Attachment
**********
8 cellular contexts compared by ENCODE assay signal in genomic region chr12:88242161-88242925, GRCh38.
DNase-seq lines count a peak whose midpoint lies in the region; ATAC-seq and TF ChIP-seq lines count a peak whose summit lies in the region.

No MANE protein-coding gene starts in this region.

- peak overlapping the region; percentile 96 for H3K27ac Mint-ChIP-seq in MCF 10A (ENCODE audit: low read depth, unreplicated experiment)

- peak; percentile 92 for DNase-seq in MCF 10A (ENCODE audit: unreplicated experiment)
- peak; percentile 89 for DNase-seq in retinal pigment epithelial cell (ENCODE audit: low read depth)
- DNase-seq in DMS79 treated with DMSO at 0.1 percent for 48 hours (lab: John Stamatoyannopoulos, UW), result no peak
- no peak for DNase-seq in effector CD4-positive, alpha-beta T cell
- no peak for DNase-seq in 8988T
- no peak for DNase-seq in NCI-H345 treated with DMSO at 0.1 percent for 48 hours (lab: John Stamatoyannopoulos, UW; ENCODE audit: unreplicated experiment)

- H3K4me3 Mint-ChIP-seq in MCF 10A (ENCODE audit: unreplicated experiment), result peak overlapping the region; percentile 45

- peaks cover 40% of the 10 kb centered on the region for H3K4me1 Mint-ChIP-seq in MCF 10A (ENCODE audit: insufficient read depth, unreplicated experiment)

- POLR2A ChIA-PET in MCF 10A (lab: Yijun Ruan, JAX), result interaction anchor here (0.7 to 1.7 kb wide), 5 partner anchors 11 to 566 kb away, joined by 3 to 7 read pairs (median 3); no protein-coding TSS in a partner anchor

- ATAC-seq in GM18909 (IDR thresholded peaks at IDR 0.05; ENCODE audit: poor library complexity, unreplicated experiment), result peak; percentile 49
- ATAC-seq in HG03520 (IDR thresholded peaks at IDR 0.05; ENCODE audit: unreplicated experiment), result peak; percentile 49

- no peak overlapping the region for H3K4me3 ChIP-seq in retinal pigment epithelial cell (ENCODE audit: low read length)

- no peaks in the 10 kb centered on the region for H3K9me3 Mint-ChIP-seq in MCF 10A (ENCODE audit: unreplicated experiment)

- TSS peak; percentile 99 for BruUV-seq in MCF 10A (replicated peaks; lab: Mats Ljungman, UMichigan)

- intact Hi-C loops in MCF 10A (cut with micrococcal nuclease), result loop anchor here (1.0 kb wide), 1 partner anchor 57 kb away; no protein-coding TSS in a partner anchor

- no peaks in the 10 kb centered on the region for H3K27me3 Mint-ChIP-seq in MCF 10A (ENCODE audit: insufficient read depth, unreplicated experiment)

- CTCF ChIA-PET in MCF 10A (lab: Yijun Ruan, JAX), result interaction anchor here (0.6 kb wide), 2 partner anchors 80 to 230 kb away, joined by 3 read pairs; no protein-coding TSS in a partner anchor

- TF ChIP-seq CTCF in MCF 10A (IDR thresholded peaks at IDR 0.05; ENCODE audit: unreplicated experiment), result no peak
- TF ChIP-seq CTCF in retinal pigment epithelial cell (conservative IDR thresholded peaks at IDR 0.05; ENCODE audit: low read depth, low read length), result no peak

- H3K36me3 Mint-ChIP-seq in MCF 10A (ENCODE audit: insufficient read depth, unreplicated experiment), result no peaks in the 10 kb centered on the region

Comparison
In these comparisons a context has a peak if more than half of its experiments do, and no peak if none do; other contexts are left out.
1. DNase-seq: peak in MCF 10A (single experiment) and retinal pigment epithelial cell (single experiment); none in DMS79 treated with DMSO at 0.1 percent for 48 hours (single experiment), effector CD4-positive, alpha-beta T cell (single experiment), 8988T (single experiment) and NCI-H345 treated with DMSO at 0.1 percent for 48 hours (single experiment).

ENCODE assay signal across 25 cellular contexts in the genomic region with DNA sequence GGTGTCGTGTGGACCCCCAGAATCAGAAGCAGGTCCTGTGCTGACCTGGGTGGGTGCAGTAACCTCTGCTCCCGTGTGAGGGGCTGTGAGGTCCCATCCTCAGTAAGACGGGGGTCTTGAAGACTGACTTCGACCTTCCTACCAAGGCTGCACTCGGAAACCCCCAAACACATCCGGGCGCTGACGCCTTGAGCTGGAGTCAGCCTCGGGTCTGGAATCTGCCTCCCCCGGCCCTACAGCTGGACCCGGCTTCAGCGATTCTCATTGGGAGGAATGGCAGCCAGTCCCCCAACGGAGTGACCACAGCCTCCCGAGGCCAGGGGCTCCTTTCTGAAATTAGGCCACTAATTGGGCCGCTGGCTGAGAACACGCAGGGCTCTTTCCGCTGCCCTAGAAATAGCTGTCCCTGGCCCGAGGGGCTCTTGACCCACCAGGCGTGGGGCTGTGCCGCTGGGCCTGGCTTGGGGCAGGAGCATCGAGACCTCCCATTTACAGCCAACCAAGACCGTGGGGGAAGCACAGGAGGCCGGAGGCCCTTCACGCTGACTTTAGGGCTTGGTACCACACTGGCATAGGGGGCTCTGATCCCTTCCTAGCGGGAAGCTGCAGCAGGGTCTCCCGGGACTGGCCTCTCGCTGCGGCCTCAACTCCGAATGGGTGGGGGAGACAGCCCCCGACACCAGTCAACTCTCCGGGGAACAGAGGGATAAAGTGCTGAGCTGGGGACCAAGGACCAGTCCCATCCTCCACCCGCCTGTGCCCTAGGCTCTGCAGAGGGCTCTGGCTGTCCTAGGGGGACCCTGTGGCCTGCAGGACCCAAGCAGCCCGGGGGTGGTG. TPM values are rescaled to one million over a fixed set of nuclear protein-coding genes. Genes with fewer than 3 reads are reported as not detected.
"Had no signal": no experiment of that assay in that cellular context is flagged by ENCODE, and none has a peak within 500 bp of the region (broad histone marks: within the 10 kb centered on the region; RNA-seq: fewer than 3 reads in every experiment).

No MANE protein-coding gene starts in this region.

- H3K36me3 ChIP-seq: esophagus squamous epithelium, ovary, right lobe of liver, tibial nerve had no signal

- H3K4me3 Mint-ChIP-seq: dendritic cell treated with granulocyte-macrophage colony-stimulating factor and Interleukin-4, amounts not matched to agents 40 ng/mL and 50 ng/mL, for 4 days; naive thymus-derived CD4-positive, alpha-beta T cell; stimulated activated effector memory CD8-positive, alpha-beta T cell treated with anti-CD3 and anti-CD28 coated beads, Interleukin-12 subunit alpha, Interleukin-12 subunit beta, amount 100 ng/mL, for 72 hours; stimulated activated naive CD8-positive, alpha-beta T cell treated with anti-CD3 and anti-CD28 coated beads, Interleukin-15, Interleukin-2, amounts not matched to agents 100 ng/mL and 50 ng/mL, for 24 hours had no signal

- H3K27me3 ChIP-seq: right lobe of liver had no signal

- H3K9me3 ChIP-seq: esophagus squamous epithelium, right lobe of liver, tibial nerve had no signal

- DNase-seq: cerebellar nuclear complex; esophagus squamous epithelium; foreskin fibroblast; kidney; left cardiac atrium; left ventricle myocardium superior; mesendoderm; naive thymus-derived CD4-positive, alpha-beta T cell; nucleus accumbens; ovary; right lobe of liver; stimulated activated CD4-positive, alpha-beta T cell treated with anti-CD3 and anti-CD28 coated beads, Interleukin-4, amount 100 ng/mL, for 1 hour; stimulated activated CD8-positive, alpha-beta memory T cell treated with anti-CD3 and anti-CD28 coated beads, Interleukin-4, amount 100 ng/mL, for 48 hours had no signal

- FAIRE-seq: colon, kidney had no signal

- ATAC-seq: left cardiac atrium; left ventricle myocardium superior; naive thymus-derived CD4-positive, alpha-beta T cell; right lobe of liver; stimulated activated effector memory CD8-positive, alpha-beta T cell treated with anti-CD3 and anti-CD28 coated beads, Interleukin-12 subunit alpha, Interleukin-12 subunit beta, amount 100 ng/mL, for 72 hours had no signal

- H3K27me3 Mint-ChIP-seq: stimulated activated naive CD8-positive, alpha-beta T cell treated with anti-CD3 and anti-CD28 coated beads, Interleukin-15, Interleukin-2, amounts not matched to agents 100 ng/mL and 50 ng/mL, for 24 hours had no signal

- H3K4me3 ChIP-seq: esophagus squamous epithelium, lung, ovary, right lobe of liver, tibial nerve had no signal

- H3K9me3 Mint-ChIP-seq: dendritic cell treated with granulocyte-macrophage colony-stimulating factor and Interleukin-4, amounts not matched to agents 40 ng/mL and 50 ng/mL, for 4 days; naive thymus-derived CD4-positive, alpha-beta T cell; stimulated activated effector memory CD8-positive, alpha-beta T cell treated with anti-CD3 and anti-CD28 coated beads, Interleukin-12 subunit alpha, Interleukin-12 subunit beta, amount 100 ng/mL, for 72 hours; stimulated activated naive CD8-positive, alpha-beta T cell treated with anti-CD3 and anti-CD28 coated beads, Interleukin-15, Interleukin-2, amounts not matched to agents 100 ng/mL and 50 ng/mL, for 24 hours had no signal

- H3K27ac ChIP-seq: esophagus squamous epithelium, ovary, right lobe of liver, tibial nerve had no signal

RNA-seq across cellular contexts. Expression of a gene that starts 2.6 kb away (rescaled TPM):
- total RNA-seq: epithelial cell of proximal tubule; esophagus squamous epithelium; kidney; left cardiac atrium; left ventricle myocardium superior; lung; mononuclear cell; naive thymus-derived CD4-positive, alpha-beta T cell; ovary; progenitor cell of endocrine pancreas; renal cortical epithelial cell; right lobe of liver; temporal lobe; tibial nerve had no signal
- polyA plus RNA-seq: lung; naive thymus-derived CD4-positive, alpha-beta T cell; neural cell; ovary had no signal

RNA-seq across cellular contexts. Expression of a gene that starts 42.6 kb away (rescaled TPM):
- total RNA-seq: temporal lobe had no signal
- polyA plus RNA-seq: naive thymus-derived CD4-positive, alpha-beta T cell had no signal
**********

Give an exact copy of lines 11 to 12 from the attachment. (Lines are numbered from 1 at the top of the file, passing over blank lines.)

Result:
- H3K4me3 Mint-ChIP-seq in MCF 10A (ENCODE audit: unreplicated experiment), result peak overlapping the region; percentile 45

- peaks cover 40% of the 10 kb centered on the region for H3K4me1 Mint-ChIP-seq in MCF 10A (ENCODE audit: insufficient read depth, unreplicated experiment)